Based on Staffing Industry Analysts’ Lexicon of Global Workforce-Related Terms.
As with many industries, the workforce solutions industry uses a lot of terminology that can confuse even experienced contingent workforce and resourcing professionals. A lack of common definitions can make life difficult, particularly when it comes to communication between industry professionals, suppliers and clients. To help minimise these problems, we’ve outlined the top terms most commonly used across the workforce solutions ecosystem.
Whilst these terms can vary between sectors and countries, or have different definitions depending on who you speak to, we’ve referred directly to the definitions provided by Staffing Industry Analysts (SIA), the Global Advisor on Staffing and Workforce Solutions, meaning that the following terms are applicable across the board. This guide should be useful for both new and existing workforce management professionals, wherever you happen to be working across the globe.
Though this is no way a legal document, it should offer the guidance needed to traverse the world of workforce solutions with ease.
Definitions of the key workforce solutions industry terms
Applicant tracking system (ATS)
An ATS is a software application that enables the electronic handling of corporate recruitment needs. Most incorporate a company website, enabling companies to post jobs onto their own website, as a way to attract candidates. The ATS solutions store candidate data inside a database to enable effective searching, filtering and routing of applications. Certain vendors use a different description for ATS software, such as talent management software (TMS), candidate management system (CMS) or recruitment management system (RMS). ATS is often used to underpin a recruitment process outsourcing program. There is a separate type of ATS which acts as a module within a staffing firm front-office software solution. However, these products are normally sold by different vendors with functionality to meet the workflow requirements of staffing firms rather than corporate recruiters.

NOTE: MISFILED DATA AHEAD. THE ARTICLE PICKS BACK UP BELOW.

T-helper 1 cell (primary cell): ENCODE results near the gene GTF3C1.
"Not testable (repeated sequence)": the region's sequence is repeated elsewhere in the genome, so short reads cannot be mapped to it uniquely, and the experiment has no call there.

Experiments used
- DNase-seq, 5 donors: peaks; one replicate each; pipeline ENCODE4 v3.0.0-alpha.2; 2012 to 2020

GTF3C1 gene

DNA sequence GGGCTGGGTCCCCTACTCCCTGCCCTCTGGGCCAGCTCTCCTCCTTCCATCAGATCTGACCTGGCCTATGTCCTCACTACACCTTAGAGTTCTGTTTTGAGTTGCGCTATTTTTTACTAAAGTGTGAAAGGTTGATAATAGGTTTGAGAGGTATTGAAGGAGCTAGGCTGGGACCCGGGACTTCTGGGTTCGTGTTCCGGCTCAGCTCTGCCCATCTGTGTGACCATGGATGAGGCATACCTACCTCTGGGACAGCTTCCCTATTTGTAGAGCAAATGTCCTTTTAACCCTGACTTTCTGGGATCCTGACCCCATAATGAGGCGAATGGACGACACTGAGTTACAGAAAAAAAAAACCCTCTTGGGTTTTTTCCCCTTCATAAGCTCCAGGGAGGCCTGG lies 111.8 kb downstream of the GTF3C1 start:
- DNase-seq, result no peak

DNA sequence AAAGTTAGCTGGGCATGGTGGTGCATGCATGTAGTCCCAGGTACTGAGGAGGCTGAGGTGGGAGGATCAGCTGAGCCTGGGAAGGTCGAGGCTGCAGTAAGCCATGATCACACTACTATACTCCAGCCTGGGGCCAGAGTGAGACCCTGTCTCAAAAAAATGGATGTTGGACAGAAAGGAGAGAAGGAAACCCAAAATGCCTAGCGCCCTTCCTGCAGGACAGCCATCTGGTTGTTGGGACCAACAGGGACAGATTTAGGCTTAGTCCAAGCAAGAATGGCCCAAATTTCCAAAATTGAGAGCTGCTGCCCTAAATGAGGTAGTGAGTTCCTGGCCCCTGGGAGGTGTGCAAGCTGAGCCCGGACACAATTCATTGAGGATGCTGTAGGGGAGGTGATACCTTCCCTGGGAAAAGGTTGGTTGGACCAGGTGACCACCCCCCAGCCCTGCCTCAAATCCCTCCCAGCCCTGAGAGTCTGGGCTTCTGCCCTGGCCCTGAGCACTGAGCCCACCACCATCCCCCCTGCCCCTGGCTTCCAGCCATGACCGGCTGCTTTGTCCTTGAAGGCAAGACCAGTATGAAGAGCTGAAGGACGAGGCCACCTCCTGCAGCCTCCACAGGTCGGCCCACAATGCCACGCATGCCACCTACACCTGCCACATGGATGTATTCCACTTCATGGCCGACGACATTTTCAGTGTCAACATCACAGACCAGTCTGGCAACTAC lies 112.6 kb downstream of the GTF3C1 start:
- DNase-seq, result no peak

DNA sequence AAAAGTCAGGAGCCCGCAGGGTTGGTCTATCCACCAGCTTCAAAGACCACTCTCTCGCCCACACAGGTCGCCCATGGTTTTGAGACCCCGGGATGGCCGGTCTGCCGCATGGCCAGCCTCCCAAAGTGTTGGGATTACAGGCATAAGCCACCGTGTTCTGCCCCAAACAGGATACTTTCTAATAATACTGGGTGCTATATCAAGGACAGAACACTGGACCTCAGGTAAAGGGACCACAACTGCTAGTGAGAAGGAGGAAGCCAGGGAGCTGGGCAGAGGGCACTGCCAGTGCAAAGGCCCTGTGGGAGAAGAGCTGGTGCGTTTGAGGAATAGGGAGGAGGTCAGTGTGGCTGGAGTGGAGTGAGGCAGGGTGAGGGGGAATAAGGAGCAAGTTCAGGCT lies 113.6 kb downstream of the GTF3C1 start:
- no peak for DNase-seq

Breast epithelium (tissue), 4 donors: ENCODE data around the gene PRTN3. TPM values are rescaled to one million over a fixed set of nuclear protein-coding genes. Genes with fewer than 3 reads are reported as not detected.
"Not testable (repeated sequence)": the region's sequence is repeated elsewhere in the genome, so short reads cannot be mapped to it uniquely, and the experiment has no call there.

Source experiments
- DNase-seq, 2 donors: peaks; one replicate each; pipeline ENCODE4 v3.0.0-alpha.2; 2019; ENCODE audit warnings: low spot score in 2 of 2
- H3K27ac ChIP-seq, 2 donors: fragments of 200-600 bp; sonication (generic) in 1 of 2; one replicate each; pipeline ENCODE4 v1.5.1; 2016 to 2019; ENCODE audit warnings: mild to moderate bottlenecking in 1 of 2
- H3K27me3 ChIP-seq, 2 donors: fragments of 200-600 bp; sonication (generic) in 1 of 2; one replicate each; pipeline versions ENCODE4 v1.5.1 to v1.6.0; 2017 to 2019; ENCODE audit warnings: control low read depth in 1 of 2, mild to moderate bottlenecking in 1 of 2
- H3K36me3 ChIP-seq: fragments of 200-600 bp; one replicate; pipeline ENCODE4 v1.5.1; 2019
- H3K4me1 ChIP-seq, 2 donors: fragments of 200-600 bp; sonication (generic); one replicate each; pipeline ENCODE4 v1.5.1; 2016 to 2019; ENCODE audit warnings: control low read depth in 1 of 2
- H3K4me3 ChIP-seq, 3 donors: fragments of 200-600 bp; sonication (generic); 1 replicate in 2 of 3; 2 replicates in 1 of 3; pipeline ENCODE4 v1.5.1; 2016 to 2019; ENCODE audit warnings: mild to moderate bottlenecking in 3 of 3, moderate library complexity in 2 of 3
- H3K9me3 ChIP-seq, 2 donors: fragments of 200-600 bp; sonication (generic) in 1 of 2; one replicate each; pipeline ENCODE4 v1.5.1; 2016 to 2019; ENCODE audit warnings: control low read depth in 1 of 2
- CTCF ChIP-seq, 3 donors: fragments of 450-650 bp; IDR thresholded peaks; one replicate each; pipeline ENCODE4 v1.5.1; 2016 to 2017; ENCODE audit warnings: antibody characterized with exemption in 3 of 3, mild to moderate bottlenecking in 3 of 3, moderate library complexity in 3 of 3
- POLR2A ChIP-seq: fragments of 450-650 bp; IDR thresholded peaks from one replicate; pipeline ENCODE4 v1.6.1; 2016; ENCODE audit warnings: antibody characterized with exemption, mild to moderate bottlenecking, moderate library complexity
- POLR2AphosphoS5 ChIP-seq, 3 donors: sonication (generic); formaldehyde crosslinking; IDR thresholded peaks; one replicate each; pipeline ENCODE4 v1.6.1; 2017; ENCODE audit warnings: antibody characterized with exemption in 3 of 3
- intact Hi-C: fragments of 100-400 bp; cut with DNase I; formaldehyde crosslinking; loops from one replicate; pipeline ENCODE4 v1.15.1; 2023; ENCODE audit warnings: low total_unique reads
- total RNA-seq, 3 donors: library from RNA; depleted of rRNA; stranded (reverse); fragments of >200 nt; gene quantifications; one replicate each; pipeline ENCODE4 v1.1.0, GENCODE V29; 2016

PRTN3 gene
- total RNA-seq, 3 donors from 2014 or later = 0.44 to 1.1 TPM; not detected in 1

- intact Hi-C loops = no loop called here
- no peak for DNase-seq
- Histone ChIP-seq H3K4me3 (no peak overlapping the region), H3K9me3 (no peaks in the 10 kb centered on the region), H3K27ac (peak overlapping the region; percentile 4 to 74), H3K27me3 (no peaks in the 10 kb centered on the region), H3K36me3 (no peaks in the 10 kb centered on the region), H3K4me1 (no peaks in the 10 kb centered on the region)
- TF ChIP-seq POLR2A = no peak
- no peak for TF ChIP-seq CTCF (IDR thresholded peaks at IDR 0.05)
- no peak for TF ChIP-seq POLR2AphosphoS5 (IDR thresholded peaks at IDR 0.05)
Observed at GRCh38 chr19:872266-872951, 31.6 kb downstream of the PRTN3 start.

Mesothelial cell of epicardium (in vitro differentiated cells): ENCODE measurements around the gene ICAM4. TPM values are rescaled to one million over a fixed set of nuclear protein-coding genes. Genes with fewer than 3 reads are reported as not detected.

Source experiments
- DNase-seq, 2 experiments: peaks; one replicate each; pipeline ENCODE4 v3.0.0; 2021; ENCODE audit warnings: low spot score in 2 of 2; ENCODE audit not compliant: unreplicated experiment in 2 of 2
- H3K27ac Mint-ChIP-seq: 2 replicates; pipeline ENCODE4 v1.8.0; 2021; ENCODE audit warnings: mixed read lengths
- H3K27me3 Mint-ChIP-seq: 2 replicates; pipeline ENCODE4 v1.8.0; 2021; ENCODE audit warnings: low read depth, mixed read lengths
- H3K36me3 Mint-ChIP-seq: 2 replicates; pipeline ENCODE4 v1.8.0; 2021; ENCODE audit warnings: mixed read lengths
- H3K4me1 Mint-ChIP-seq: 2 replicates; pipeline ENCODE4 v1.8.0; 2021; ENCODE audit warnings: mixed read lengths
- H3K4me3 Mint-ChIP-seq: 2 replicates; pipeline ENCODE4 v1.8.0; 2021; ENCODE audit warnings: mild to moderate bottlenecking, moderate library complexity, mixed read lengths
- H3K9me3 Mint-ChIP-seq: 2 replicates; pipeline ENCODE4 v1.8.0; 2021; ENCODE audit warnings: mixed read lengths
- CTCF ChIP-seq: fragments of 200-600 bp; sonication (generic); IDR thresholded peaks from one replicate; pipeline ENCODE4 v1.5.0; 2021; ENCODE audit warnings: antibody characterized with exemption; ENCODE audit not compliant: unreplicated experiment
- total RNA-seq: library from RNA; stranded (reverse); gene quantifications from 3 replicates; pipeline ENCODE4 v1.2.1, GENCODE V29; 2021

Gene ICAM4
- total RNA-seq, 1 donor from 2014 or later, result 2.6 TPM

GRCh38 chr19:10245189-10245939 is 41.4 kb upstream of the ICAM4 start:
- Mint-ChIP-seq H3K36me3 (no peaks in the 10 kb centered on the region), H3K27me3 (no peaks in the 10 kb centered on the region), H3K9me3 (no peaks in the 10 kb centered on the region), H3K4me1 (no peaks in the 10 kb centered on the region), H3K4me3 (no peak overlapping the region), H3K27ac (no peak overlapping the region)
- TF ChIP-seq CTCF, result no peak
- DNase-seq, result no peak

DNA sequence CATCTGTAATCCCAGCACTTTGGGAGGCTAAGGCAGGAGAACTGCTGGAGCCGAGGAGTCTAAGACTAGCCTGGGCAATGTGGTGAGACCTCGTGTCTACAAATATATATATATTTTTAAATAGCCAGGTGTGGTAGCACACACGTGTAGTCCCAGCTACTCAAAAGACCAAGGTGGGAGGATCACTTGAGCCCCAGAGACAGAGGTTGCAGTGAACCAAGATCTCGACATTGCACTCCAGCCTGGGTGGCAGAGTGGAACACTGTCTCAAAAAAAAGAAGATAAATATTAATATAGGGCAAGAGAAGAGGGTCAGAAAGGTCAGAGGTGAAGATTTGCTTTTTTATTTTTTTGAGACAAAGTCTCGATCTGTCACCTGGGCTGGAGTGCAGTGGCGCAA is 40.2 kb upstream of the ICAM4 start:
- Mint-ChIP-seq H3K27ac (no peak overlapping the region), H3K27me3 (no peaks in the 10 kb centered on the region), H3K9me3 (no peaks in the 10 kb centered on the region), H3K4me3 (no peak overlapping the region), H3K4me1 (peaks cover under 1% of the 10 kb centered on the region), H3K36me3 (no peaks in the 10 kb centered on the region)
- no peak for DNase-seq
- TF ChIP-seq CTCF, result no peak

Work arrangements that differ from regular/permanent, direct wage and salary employment. Contingent work and workers are primarily distinguished by having an explicitly defined or limited tenure. Contingent workers include temporary employees provided by an outside staffing agency and independent contractors/consultants. Contingent workers may also include temporary workers from an internal pool, and others (such as summer interns, seasonal workers, freelancers, “crowd-sourced” workers, etc.) employed directly by an organisation for an intentionally limited time period. From an employer point of view, contingent work also includes statement-of-work (SOW) consultants who work for the company on a short-term basis. The “contingent worker” label applies to all workers of any skill type or experience level who meet this definition, including those in professional, blue-collar, or office/clerical roles.
Customer Relationship Management (CRM)
Software that enables users to track and manage customer or prospect contacts and information centrally. Ideally, all customer contacts are captured by the system and then made available to the organisation through pre-defined or ad-hoc reports.
Freelancer Management Systems (FMS)